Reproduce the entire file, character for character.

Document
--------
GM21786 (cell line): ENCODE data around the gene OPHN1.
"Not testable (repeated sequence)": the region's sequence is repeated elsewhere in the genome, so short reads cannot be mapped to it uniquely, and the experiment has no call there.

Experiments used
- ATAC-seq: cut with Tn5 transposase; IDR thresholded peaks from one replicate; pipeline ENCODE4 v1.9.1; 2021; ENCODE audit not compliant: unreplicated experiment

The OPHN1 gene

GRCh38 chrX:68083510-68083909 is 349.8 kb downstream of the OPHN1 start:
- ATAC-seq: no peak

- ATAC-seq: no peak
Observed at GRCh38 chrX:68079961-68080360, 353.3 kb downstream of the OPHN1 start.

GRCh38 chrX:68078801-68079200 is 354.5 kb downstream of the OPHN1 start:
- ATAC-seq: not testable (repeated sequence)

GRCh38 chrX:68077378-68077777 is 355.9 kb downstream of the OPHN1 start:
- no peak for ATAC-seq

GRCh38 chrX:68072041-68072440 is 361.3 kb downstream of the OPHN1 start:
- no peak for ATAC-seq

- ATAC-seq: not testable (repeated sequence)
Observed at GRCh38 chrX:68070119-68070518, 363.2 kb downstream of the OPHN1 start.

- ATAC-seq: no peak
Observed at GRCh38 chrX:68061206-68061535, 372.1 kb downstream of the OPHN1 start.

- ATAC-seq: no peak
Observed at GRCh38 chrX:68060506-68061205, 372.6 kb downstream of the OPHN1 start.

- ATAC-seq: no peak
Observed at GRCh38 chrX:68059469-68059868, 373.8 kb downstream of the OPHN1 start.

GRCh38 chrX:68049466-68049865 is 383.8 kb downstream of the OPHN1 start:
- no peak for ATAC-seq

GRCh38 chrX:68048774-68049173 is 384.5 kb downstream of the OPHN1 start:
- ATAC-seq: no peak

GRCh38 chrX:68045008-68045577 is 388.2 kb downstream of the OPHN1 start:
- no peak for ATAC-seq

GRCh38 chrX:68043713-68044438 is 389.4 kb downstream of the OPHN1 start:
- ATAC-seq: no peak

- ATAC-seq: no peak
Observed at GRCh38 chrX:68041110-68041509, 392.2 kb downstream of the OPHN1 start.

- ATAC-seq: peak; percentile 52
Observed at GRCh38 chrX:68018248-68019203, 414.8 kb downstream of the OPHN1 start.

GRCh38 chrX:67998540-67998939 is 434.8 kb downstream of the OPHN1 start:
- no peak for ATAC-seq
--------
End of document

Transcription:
GM21786 (cell line): ENCODE data around the gene OPHN1.
"Not testable (repeated sequence)": the region's sequence is repeated elsewhere in the genome, so short reads cannot be mapped to it uniquely, and the experiment has no call there.

Experiments used
- ATAC-seq: cut with Tn5 transposase; IDR thresholded peaks from one replicate; pipeline ENCODE4 v1.9.1; 2021; ENCODE audit not compliant: unreplicated experiment

The OPHN1 gene

GRCh38 chrX:68083510-68083909 is 349.8 kb downstream of the OPHN1 start:
- ATAC-seq: no peak

- ATAC-seq: no peak
Observed at GRCh38 chrX:68079961-68080360, 353.3 kb downstream of the OPHN1 start.

GRCh38 chrX:68078801-68079200 is 354.5 kb downstream of the OPHN1 start:
- ATAC-seq: not testable (repeated sequence)

GRCh38 chrX:68077378-68077777 is 355.9 kb downstream of the OPHN1 start:
- no peak for ATAC-seq

GRCh38 chrX:68072041-68072440 is 361.3 kb downstream of the OPHN1 start:
- no peak for ATAC-seq

- ATAC-seq: not testable (repeated sequence)
Observed at GRCh38 chrX:68070119-68070518, 363.2 kb downstream of the OPHN1 start.

- ATAC-seq: no peak
Observed at GRCh38 chrX:68061206-68061535, 372.1 kb downstream of the OPHN1 start.

- ATAC-seq: no peak
Observed at GRCh38 chrX:68060506-68061205, 372.6 kb downstream of the OPHN1 start.

- ATAC-seq: no peak
Observed at GRCh38 chrX:68059469-68059868, 373.8 kb downstream of the OPHN1 start.

GRCh38 chrX:68049466-68049865 is 383.8 kb downstream of the OPHN1 start:
- no peak for ATAC-seq

GRCh38 chrX:68048774-68049173 is 384.5 kb downstream of the OPHN1 start:
- ATAC-seq: no peak

GRCh38 chrX:68045008-68045577 is 388.2 kb downstream of the OPHN1 start:
- no peak for ATAC-seq

GRCh38 chrX:68043713-68044438 is 389.4 kb downstream of the OPHN1 start:
- ATAC-seq: no peak

- ATAC-seq: no peak
Observed at GRCh38 chrX:68041110-68041509, 392.2 kb downstream of the OPHN1 start.

- ATAC-seq: peak; percentile 52
Observed at GRCh38 chrX:68018248-68019203, 414.8 kb downstream of the OPHN1 start.

GRCh38 chrX:67998540-67998939 is 434.8 kb downstream of the OPHN1 start:
- no peak for ATAC-seq